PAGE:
Taxpayers who are confused about how to report their cryptocurrency after a hard fork are in for some good news. The IRS this week released new guidance for affected virtual currencies, hopefully clearing up any tax-related confusion that could arise.
Now, even if you have a digital wallet loaded to the brim with cryptocurrency, you may not be entirely sure what a “cryptocurrency hard fork” is. The short answer is that a hard fork occurs when an established virtual currency splits into two separate currencies due a significant change in the underlying code: the new currency uses the new code, and the old currency uses the old code (Rev. Rul. 2019-24).
Bitcoin Cash is probably the most famous example of a cryptocurrency hard fork. Here’s what happened: Bitcoin, by design, has a hard cap on the number of coins that can ever be mined. (Think gold-backed currency: The finite nature of the resource is intrinsic to how value is derived.) Some investors wanted to increase that cap; others didn’t. Support for increasing the cap of mineable coins grew to the point that the Bitcoin code was changed, resulting in the new Bitcoin Cash existing alongside the original Bitcoin currency.
As you might have guessed, people had a few questions when this happened in late 2017. It’s a shame that investors didn’t have clear tax guidance at the time, but the IRS has stepped in to help taxpayers in 2019. (After all, this was an uncharted frontier in cryptocurrency investment.)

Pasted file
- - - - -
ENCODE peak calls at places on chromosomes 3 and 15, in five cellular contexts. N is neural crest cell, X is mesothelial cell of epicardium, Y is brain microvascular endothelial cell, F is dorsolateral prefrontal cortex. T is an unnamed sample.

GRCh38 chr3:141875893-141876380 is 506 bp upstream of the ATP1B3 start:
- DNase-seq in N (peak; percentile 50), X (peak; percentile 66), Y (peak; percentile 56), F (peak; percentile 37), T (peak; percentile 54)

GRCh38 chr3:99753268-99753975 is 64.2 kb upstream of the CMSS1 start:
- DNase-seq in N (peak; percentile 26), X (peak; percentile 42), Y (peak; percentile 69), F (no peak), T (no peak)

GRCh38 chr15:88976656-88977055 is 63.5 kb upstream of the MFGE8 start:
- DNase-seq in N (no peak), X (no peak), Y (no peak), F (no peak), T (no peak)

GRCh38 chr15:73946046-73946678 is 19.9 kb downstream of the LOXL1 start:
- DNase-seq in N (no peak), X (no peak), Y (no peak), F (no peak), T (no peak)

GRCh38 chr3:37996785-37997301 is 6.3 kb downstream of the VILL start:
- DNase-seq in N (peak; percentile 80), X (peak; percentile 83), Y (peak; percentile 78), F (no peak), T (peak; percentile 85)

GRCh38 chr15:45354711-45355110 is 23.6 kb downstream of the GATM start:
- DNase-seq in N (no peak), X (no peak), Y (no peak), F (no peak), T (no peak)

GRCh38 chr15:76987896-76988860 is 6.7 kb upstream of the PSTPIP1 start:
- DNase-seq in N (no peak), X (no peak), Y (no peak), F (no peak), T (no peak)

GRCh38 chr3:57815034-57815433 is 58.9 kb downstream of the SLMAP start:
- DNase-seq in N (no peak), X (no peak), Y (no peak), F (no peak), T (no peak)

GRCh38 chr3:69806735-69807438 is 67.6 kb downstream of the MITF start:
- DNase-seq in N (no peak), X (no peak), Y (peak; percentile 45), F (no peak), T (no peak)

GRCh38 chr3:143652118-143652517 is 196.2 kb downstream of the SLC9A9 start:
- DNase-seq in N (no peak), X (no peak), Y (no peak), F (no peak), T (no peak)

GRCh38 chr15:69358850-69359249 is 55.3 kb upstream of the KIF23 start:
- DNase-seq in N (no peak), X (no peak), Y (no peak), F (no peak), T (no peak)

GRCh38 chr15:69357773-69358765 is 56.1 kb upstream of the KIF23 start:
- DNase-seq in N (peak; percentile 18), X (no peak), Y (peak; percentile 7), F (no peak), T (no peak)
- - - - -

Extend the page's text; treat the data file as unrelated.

Now, the IRS is unjustly viewed as a government bogeymen by a lot of people. While some believe the agency is dedicated to “stealing their money,” the reality is that one of the primary IRS missions is to encourage voluntary compliance with tax laws. One way they achieve that goal by disseminating educational resources, and the latest virtual currency guidance is a perfect example of that type of outreach.
Taking the form of an updated frequently asked questions (FAQ) page and revenue ruling (2019-24), the IRS said the updates specifically addressed cryptocurrency hard forks. The FAQ provides answers on a host of fork-related issues, like whether a fork results in taxable income based on the receipt of new cryptocurrency and how to determine income and basis when applicable.
If you’re one of the many cryptocurrency investors—or you have clients who have taken the plunge—this new guidance should prove particularly useful.